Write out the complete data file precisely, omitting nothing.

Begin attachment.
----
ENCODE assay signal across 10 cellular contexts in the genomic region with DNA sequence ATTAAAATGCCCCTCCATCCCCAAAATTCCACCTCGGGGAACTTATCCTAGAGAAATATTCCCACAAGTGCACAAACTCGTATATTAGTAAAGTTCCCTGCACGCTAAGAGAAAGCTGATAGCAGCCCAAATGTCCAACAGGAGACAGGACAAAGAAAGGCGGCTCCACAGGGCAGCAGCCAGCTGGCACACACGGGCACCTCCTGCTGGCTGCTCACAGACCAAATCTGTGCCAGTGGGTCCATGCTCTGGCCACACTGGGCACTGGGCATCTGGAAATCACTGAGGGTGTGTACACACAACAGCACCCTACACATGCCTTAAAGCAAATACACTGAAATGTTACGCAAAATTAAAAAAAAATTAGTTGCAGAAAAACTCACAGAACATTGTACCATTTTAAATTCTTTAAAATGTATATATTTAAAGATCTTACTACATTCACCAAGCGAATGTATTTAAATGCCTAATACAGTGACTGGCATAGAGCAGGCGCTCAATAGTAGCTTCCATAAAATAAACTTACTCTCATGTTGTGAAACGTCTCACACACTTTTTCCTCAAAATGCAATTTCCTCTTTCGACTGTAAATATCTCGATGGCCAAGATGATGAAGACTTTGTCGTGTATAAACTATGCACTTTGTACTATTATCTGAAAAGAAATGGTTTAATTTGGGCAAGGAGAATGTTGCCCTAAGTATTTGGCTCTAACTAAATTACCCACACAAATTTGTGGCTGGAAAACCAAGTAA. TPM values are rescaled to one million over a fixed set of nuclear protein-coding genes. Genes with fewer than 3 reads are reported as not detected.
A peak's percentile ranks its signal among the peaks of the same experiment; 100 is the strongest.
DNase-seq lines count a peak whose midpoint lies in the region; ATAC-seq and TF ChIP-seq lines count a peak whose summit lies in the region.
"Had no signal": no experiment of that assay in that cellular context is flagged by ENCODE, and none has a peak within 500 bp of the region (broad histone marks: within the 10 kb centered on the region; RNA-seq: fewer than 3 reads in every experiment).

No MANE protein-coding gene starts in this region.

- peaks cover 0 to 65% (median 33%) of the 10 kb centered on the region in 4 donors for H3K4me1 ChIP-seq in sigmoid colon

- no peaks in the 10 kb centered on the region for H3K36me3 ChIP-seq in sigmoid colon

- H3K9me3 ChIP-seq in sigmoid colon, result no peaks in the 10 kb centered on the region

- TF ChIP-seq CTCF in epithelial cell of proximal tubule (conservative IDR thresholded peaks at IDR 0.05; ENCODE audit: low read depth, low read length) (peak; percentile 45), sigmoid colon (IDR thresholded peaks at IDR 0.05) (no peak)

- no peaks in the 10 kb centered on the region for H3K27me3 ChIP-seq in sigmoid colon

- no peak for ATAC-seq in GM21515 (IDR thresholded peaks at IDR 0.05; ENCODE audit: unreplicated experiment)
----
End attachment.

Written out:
ENCODE assay signal across 10 cellular contexts in the genomic region with DNA sequence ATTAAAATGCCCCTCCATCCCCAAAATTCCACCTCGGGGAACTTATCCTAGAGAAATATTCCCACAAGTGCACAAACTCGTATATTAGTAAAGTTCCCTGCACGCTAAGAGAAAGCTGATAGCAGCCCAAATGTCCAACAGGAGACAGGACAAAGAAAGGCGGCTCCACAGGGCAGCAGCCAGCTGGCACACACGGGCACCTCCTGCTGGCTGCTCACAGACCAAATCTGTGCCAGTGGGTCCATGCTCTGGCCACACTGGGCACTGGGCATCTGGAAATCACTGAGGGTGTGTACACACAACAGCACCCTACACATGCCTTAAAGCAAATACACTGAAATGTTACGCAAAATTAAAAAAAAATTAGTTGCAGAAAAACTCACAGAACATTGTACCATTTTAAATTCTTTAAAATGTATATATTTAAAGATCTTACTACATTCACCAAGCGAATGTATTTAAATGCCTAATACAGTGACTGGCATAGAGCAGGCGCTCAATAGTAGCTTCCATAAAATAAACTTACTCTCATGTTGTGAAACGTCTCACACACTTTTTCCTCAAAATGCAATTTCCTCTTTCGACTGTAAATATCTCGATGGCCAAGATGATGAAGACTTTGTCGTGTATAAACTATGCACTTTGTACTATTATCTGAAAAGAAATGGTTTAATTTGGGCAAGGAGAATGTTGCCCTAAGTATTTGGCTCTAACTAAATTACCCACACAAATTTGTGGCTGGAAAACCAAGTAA. TPM values are rescaled to one million over a fixed set of nuclear protein-coding genes. Genes with fewer than 3 reads are reported as not detected.
A peak's percentile ranks its signal among the peaks of the same experiment; 100 is the strongest.
DNase-seq lines count a peak whose midpoint lies in the region; ATAC-seq and TF ChIP-seq lines count a peak whose summit lies in the region.
"Had no signal": no experiment of that assay in that cellular context is flagged by ENCODE, and none has a peak within 500 bp of the region (broad histone marks: within the 10 kb centered on the region; RNA-seq: fewer than 3 reads in every experiment).

No MANE protein-coding gene starts in this region.

- peaks cover 0 to 65% (median 33%) of the 10 kb centered on the region in 4 donors for H3K4me1 ChIP-seq in sigmoid colon

- no peaks in the 10 kb centered on the region for H3K36me3 ChIP-seq in sigmoid colon

- H3K9me3 ChIP-seq in sigmoid colon, result no peaks in the 10 kb centered on the region

- TF ChIP-seq CTCF in epithelial cell of proximal tubule (conservative IDR thresholded peaks at IDR 0.05; ENCODE audit: low read depth, low read length) (peak; percentile 45), sigmoid colon (IDR thresholded peaks at IDR 0.05) (no peak)

- no peaks in the 10 kb centered on the region for H3K27me3 ChIP-seq in sigmoid colon

- no peak for ATAC-seq in GM21515 (IDR thresholded peaks at IDR 0.05; ENCODE audit: unreplicated experiment)